But then it struck me about whether RSS still has the same kind of appeal and importance as it once had. For many bloggers, Twitter has become an important way to promote and distribute their posts.

While people are following you on Twitter as opposed to your blog content, it is nevertheless a way to capture the attention of a large audience.

The difference between RSS and Twitter is that RSS requires a bigger commitment – someone actually decides that a blog is so interesting or informative, they want to read it so often it makes sense to subscribe.

On the other hand, following someone on Twitter can be a snap decision. It far less of a commitment because it involves seeing someone’s mini-posts, which come as fast as they go.

For bloggers, however, the upside to Twitter is it can be easier to capture someone’s attention. Once someone starts following you, it opens the door to them getting interested in your blog posts.

It is sort of like Twitter is the loss-leader at the grocery store (the items that are so well priced and so prominently displayed they are almost irresistible) that consumer buy them before stumbling upon the premium products (aka the blog) in the same section.

Twitter’s potential as a marketing tool for a blog explains why so many bloggers are so enthusiastic about being on Twitter. Sure, it lets them be part of the conversation and access real-time information but it’s also a great marketing tool.

It is not like Twitter is going to replace RSS because they are different tools with different features but there is no doubt that Twitter has joined RSS as a solid one-two punch for any blogger looking for wider distribution.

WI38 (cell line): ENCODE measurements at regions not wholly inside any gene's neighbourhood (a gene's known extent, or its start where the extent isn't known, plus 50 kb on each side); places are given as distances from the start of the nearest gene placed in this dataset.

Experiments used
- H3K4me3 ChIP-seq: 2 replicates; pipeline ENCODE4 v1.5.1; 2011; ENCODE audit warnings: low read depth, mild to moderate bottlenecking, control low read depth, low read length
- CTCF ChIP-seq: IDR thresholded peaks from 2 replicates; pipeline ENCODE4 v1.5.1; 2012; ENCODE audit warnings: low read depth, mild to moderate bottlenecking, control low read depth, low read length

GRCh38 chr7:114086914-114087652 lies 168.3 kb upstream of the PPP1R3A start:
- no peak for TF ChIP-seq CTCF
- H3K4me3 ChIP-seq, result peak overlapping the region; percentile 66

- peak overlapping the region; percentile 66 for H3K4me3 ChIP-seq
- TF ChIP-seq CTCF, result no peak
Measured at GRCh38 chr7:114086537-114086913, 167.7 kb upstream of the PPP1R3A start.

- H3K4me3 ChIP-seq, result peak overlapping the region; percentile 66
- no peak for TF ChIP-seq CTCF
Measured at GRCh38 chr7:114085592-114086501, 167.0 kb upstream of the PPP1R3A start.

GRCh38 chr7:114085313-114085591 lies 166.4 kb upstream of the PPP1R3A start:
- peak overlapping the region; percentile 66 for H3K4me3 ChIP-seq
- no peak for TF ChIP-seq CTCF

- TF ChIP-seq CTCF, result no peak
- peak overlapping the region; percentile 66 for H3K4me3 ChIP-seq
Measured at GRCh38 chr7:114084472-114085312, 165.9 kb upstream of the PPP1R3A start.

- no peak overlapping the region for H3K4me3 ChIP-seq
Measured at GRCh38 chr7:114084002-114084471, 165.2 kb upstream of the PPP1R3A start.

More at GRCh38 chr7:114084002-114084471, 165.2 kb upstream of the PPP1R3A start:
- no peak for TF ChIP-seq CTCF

Is RSS Becoming Irrelevant?

In doing some research on Canadian blogs recently, one of the most striking things was how many of them don’t have RSS feeds given how RSS is supposed to be a blog staple.

This suggests that Canadian bloggers are blissfully ignorant about RSS, they don’t care about RSS, RSS isn’t as important as it used to be, or there’s a belief that encouraging people to consume content through an RSS reader is less attractive than making them read their blog.

Whatever the reason, there may be some credence to RSS’s losing its social media mojo.

Do you remember when FeedBurner was all the rage? Then, it was acquired by Google. And since then, Feedburner has pretty much disappeared.

Part of FeedBurner’s low profile has to do with the fact that it has followed the path of many companies that disappear once they have been gobbled up by the Google Empire. But perhaps another reason is how RSS has been supplanted by other distribution services.

For example, a growing number of people now get their daily blog fix via services such as Twitter, Facebook, Tweetmeme or Feedera. Many of these people used to be hard-core RSS readers using tools such as Google Reader and Bloglines.

This is not to suggest the value and usefulness of RSS as a distribution tool is diminishing; it’s more that the consumption of blog content has expanded beyond RSS to the point where RSS isn’t as important or necessary.